A new study finds evidence that our brain’s “default mode network” may help us perform routine tasks on “autopilot.”
Ever driven a long distance and been shocked to arrive at your destination with no memory of the trip itself? Turns out a wandering mind is nothing to worry about, and that daydreaming may, in fact, be linked to a brain mechanism that spares you from focusing on the daily grind.
A new study sheds further light on the little-known workings of the brain’s default mode network (DMN), a group of interconnected brain regions believed to be responsible for daydreaming and mind wandering. Its results provide compelling evidence that, in addition to helping spur “eureka” moments in well-known daydreamers from Einstein to Archimedes, the DMN plays an integral role in our ability to perform tasks on autopilot, allowing us to guess likely outcomes ahead of time, and thus devote fewer mental resources to mundane tasks.
The study challenged the idea that the brain’s “default mode” is passive. To examine how this mode directly impacts brain activity, researchers monitored 28 volunteers’ brains as they sat in an MRI scanner while completing a novel task, and continued to track activity as the task became routine. Specifically, participants had to figure out how to match sets of cards with no instructions provided; for instance, the cards might match based on numbers, shapes or colors. Once participants understood the rules, they began matching cards almost automatically; this behavioral shift aligned with a shift in their brain activity from the Dorsal Attention Network, which helps select and process salient visual information, to the DMN.
Additionally, those with stronger interactions between the DMN and hippocampus (the region responsible for memory) performed more accurately, suggesting the DMN actively engages with memory to allow us to complete routine tasks while “tuned out.” Senior author Emmanuel Stamakis concluded: “We showed that the DMN is not a bystander in these tasks: it plays an integral role in helping us perform them."
Nevertheless, neuroscientists still know very little about how this network operates and what realms of cognition it controls. Several prior studies reveal tantalizing details about the DMN’s role in creative thought.
Recently, researchers found evidence linking daydream frequency with intelligence and creativity. Participants completed MRI scans and cognitive ability tests, as well as a “mind wandering questionnaire” measuring their typical daydream frequency. Those who reported daydreaming the most had the highest cognitive test performance; they also showed stronger interactions between the DMN and frontoparietal control network (which controls working memory and the ability to adapt to situations).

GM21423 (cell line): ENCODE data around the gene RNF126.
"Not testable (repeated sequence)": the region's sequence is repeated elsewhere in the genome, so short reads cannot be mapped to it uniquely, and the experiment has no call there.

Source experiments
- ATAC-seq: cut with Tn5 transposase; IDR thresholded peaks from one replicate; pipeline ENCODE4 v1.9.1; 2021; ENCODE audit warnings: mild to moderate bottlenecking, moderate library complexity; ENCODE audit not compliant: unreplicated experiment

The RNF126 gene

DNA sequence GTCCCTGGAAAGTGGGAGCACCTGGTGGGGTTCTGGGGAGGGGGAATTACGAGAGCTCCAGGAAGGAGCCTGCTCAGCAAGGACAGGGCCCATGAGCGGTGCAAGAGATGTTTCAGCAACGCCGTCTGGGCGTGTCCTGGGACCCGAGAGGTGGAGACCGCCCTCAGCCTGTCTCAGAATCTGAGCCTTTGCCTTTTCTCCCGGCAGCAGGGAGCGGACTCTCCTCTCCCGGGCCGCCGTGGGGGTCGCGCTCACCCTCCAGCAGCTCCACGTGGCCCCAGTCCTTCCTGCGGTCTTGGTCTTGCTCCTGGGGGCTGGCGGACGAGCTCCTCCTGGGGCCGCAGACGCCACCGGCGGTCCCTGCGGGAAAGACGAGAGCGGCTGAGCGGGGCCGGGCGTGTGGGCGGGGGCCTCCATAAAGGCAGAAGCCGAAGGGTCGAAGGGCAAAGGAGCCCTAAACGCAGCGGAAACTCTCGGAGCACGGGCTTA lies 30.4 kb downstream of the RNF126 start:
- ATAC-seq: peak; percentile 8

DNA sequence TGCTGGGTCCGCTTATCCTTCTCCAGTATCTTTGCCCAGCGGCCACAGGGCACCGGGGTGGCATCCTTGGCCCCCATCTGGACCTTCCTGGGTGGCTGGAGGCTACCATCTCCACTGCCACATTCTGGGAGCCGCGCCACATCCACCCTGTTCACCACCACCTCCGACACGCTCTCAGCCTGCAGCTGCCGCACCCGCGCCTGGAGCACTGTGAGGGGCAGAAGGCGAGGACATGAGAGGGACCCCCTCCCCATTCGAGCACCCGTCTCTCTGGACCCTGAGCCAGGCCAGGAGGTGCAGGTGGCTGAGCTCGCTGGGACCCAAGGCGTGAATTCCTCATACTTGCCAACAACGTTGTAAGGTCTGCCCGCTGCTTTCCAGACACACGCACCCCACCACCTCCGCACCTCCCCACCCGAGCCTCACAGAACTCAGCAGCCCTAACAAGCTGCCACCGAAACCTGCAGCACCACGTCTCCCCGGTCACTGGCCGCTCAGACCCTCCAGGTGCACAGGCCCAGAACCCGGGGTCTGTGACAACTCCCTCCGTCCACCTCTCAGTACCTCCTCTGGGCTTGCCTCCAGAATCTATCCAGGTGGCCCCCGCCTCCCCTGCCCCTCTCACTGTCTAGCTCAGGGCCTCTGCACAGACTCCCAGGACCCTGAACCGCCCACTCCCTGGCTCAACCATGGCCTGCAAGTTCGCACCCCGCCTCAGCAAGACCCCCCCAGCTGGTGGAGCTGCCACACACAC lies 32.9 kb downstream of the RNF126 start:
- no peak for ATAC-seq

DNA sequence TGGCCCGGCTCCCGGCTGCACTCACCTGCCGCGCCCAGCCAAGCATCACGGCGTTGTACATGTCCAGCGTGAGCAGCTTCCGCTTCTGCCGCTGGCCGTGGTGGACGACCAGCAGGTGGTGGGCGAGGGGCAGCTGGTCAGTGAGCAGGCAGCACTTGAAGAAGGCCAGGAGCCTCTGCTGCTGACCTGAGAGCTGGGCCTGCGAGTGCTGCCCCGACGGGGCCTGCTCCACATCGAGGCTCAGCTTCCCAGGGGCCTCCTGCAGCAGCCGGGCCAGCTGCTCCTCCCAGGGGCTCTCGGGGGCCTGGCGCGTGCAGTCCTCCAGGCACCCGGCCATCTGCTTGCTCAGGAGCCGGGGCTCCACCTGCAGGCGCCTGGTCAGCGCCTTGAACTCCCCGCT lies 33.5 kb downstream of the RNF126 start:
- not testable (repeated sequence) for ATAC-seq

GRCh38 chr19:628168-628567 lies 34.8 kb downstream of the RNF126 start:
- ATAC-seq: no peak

Again, this study indicates that even when we perceive our minds to be wandering, the DMN is still engaging with other portions of the brain."People tend to think of mind wandering as something that is bad. You try to pay attention and you can't. Our data are consistent with the idea that this isn't always true. Some people have more efficient brains,” concludes head researcher Dr. Eric Schumacher. “Our findings remind me of the absent-minded professor — someone who's brilliant, but off in his or her own world, sometimes oblivious to their own surroundings.”
Some experts argue that it’s not the DMN alone that helps innovators achieve their “aha!” moments, but the ability to fluidly transition between being on autopilot and being attentive. Throughout her research, Dr. Kalina Christoff has noticed that creative people frequently toggle between relaxed brainstorming sessions and sharp analysis of each brainstorm’s results. "Unbridled freedom of thought and spontaneity could be hugely important for creativity, but it's only half of what's necessary," Christoff notes. "The other half is to be incredibly critically and in a very constrained way evaluate the products." Behavioral scientist Andrew Smart draws similar conclusions: "To be most creative, you need this oscillation between deep study with focused attention and daydreaming, which is why you may have your great ideas when you're in the shower."
Backing up these observations, psychologists John Kounios and Mark Beeman scanned participants’ brains while solving a mental puzzle, and found that the brain shifts rapidly inward just before a moment of insight, lighting up an area typically used to analyze and understand metaphors. Deeming the shift a “brain blink,” the psychologists noted that relaxation and a positive mood were critical to these “eureka” moments. Perhaps more important to a flash of inspiration is the individual’s awareness of it. Researcher Dr. Jonathan Schooler sums it up: “For creativity, you need your mind to wander, but you also need to be able to notice that you’re mind-wandering and catch the idea when you have it. If Archimedes had come up with a solution in the bathtub but didn’t notice he’d had the idea, what good would it have done him?”
So why should we care about the default mode network and its mysterious mechanisms? For one thing, a working DMN is vital to our mental well-being: researchers have linked abnormal DMN activity to a host of disorders, from Alzheimer’s and ADHD to schizophrenia, though further research is needed to fully explain these connections. For another, going on autopilot helps us relax in stressful or mundane situations. Says psychologist Dr. Jonathan Smallwood, “People assume mind wandering is a bad thing, but if we couldn’t do it during a boring task, life would be horrible. Imagine if you couldn’t escape mentally from a traffic jam.”
Finally, perhaps further findings on the DMN’s activities will encourage us to leave ourselves room to just “zone out,” to mix a healthy dose of daydreaming into our tightly-scheduled routines.